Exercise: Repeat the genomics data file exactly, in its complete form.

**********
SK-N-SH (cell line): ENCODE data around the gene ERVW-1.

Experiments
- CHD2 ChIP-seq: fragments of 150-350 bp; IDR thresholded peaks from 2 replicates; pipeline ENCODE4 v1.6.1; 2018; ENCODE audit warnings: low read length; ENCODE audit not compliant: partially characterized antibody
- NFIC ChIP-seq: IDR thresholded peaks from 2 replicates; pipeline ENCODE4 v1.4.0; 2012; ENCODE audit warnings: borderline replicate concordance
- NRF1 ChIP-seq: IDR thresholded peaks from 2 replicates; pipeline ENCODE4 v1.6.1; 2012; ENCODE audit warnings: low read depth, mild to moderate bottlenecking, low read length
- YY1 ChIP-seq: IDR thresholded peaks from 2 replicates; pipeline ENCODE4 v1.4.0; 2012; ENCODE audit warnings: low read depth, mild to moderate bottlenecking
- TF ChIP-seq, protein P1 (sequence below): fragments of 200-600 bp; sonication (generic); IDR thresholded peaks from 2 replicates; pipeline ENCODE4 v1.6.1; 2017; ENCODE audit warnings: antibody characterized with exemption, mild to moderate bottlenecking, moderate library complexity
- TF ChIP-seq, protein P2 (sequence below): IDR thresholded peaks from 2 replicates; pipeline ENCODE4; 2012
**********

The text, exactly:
SK-N-SH (cell line): ENCODE data around the gene ERVW-1.

Experiments
- CHD2 ChIP-seq: fragments of 150-350 bp; IDR thresholded peaks from 2 replicates; pipeline ENCODE4 v1.6.1; 2018; ENCODE audit warnings: low read length; ENCODE audit not compliant: partially characterized antibody
- NFIC ChIP-seq: IDR thresholded peaks from 2 replicates; pipeline ENCODE4 v1.4.0; 2012; ENCODE audit warnings: borderline replicate concordance
- NRF1 ChIP-seq: IDR thresholded peaks from 2 replicates; pipeline ENCODE4 v1.6.1; 2012; ENCODE audit warnings: low read depth, mild to moderate bottlenecking, low read length
- YY1 ChIP-seq: IDR thresholded peaks from 2 replicates; pipeline ENCODE4 v1.4.0; 2012; ENCODE audit warnings: low read depth, mild to moderate bottlenecking
- TF ChIP-seq, protein P1 (sequence below): fragments of 200-600 bp; sonication (generic); IDR thresholded peaks from 2 replicates; pipeline ENCODE4 v1.6.1; 2017; ENCODE audit warnings: antibody characterized with exemption, mild to moderate bottlenecking, moderate library complexity
- TF ChIP-seq, protein P2 (sequence below): IDR thresholded peaks from 2 replicates; pipeline ENCODE4; 2012